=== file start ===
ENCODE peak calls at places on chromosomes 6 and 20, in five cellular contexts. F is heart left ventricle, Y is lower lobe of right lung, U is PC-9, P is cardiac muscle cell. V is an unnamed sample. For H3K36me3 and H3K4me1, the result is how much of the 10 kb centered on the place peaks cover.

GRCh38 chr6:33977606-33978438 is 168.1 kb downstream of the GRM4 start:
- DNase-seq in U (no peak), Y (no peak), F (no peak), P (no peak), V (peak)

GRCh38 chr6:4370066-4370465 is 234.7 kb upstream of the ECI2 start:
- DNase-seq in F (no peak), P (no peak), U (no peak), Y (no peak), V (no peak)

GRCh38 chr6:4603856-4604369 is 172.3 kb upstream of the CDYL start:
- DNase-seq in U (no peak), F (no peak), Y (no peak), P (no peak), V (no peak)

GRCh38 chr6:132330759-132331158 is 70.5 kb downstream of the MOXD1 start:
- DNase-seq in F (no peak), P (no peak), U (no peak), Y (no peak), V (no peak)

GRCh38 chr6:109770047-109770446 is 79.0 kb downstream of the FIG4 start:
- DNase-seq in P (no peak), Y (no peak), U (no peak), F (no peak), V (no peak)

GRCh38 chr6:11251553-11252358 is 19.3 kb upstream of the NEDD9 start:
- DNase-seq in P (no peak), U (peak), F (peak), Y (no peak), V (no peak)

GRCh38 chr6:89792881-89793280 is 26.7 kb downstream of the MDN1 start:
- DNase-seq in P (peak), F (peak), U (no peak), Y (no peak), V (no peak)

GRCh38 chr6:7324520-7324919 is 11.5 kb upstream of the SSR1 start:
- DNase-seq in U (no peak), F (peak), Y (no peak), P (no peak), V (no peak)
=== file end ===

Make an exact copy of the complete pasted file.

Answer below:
ENCODE peak calls at places on chromosomes 6 and 20, in five cellular contexts. F is heart left ventricle, Y is lower lobe of right lung, U is PC-9, P is cardiac muscle cell. V is an unnamed sample. For H3K36me3 and H3K4me1, the result is how much of the 10 kb centered on the place peaks cover.

GRCh38 chr6:33977606-33978438 is 168.1 kb downstream of the GRM4 start:
- DNase-seq in U (no peak), Y (no peak), F (no peak), P (no peak), V (peak)

GRCh38 chr6:4370066-4370465 is 234.7 kb upstream of the ECI2 start:
- DNase-seq in F (no peak), P (no peak), U (no peak), Y (no peak), V (no peak)

GRCh38 chr6:4603856-4604369 is 172.3 kb upstream of the CDYL start:
- DNase-seq in U (no peak), F (no peak), Y (no peak), P (no peak), V (no peak)

GRCh38 chr6:132330759-132331158 is 70.5 kb downstream of the MOXD1 start:
- DNase-seq in F (no peak), P (no peak), U (no peak), Y (no peak), V (no peak)

GRCh38 chr6:109770047-109770446 is 79.0 kb downstream of the FIG4 start:
- DNase-seq in P (no peak), Y (no peak), U (no peak), F (no peak), V (no peak)

GRCh38 chr6:11251553-11252358 is 19.3 kb upstream of the NEDD9 start:
- DNase-seq in P (no peak), U (peak), F (peak), Y (no peak), V (no peak)

GRCh38 chr6:89792881-89793280 is 26.7 kb downstream of the MDN1 start:
- DNase-seq in P (peak), F (peak), U (no peak), Y (no peak), V (no peak)

GRCh38 chr6:7324520-7324919 is 11.5 kb upstream of the SSR1 start:
- DNase-seq in U (no peak), F (peak), Y (no peak), P (no peak), V (no peak)